Fourth safety minister in two years as Penning out after nine months

By on

Government responsibility for health and safety has passed to its fourth MP in the space of two years after Mike Penning was moved on after only nine months in the job as part of a government-wide reshuffle.

His replacement is the former immigration minister Mark Harper, who has sat on the Conservative party backbenches since he resigned in February. He is understood to have met with HSE chair Judith Hackitt on his first full day in the job.

Penning has now been made minister of state for policing, criminal justice and victims, a joint post in both the Home Office and the Ministry of Justice. Harper resigned earlier this year after it emerged he had unknowingly employed a cleaner who did not have permission to work in the UK.

A chartered accountant and noted Euro-sceptic, Harper entered the House of Commons for the Forest of Dean in 2005. He served as minister for political and constitutional reform in the Home Office between 2010 and 2012, and as shadow minister for defence and shadow minister for disabled people while the Conservatives were in opposition.

Outgoing minister for disabled people Mike Penning held the post since October 2013. Prior to Penning, the position was held by Mark Hoban, but he only managed to hold on to it for a year before he was demoted to the backbenches. Chris Grayling, now the justice secretary, held the post between the coalition coming to power in May 2010 and September 2012.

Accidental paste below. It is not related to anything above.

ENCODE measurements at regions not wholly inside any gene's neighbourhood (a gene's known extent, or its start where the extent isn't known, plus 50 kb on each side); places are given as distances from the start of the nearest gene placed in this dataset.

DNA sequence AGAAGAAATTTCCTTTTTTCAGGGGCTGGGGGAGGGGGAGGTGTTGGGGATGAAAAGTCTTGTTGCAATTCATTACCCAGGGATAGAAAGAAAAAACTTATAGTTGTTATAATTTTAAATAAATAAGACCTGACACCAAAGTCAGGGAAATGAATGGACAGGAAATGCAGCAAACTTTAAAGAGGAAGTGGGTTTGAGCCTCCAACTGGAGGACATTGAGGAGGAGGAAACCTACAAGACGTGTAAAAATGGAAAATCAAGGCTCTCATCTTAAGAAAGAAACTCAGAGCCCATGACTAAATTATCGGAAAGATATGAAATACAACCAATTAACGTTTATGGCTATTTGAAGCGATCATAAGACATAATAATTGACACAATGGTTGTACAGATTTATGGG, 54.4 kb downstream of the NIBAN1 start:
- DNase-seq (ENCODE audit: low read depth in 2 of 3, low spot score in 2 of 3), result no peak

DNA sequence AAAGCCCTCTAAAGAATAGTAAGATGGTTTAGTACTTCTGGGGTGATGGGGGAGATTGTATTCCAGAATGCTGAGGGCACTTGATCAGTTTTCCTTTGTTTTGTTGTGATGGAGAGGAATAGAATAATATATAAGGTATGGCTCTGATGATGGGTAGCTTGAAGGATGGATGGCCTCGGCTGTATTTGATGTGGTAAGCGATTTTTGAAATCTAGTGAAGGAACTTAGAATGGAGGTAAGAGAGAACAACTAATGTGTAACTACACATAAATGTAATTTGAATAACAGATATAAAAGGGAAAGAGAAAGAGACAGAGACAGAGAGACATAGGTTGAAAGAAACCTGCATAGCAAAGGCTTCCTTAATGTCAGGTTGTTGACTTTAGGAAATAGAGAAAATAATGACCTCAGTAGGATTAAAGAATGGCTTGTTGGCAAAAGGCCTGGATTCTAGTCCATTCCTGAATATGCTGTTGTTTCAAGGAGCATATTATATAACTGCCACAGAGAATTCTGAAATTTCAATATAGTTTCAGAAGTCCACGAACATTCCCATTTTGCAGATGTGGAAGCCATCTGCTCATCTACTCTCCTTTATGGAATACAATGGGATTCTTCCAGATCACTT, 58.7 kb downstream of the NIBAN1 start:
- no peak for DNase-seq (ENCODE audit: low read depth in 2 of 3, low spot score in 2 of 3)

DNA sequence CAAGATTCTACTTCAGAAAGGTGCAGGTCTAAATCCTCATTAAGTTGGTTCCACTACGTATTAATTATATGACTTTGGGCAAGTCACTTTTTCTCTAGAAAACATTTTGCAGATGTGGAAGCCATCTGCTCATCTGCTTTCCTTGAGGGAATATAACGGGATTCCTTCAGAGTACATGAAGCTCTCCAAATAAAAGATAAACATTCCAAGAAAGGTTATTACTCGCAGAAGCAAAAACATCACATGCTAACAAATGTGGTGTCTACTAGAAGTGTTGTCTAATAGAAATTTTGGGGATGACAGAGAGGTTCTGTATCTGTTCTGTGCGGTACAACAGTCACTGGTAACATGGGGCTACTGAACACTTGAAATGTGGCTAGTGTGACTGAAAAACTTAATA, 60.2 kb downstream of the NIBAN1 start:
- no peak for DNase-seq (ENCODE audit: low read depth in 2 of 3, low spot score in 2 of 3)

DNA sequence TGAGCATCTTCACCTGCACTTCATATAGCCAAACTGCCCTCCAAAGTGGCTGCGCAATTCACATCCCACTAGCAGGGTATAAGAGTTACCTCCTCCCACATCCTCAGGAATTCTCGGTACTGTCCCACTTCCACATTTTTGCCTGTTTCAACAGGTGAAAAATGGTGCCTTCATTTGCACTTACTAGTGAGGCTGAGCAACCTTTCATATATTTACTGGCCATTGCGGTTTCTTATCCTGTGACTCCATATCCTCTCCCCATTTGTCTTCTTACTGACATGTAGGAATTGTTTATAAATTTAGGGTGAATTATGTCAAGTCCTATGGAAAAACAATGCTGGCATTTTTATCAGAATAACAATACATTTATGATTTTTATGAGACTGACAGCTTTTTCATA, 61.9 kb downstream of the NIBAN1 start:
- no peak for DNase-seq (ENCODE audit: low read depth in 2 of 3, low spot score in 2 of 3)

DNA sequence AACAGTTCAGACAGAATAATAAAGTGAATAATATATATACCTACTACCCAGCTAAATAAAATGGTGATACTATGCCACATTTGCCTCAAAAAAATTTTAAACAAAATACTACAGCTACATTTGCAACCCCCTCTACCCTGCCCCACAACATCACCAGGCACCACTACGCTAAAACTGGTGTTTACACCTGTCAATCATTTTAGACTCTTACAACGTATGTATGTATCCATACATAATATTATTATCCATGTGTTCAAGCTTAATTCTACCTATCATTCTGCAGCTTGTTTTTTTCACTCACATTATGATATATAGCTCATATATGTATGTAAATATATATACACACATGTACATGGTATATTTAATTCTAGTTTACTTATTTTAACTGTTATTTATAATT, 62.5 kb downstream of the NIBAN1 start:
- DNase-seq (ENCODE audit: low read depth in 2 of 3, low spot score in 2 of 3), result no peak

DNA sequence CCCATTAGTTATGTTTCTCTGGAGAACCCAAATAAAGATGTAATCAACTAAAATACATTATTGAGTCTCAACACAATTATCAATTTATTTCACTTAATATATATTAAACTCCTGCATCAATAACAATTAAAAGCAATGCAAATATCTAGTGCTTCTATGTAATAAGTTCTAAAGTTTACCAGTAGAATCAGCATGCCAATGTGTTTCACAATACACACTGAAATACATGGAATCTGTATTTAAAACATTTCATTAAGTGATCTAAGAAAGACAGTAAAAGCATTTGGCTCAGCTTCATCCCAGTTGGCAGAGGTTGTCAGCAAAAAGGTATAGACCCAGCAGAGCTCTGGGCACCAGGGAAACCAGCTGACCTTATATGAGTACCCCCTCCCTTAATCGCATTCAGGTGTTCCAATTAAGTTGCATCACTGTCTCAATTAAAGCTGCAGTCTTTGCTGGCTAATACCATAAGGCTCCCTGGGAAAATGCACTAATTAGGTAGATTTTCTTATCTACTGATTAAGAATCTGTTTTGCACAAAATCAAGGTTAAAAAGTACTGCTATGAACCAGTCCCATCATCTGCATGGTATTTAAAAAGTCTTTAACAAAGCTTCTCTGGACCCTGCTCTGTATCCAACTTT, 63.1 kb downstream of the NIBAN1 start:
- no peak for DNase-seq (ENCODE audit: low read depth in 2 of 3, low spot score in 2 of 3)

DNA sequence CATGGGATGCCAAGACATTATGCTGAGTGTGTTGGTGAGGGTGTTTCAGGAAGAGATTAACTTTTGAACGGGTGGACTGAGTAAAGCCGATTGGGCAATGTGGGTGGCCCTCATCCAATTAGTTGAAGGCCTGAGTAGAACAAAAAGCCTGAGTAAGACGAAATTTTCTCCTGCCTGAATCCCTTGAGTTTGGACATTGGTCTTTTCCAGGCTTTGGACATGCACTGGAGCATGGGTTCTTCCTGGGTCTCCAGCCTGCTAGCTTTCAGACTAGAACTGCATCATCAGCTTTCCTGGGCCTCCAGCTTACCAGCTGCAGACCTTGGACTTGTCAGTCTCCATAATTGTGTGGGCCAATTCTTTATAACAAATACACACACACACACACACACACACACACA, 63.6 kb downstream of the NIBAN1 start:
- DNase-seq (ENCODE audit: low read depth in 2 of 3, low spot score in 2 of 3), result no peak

The move comes at a time of upheaval for HSE, as it takes the first steps down the road to “meeting a much larger proportion of its costs from commercial activities” and before it appoints its new chief executive in the autumn.



Lawrence Waterman Chairman of British Safety Council-editedSMLL.jpg

Charity work: inspiring and professional

By Lawrence Waterman OBE's first column for Safety Management on 09 May 2018

It is always pleasing when expectations are exceeded, when people are surprised because their experience is so much better than what they were expecting. Here at the British Safety Council we have several ways of doing that, often employed in a combination that brings a smile to the lips.


Don’t take safety for granted

By Mike Robinson, chief executive of the British Safety Council on 11 May 2018

The principle of continual improvement has long been accepted as a key component of effective health and safety management, and the plan-do-check-act cycle is widely recognised throughout the world.

Future risk iStock-SMLL credit-zoranm.jpg

Good work for all, today and tomorrow

By Matthew Holder, head of campaigns at the British Safety Council, introduces a new report on future risk on 23 February 2018

The British Safety Council has produced a new literature review on how changes to the way we work are likely to change risks to our health, safety and wellbeing in the future.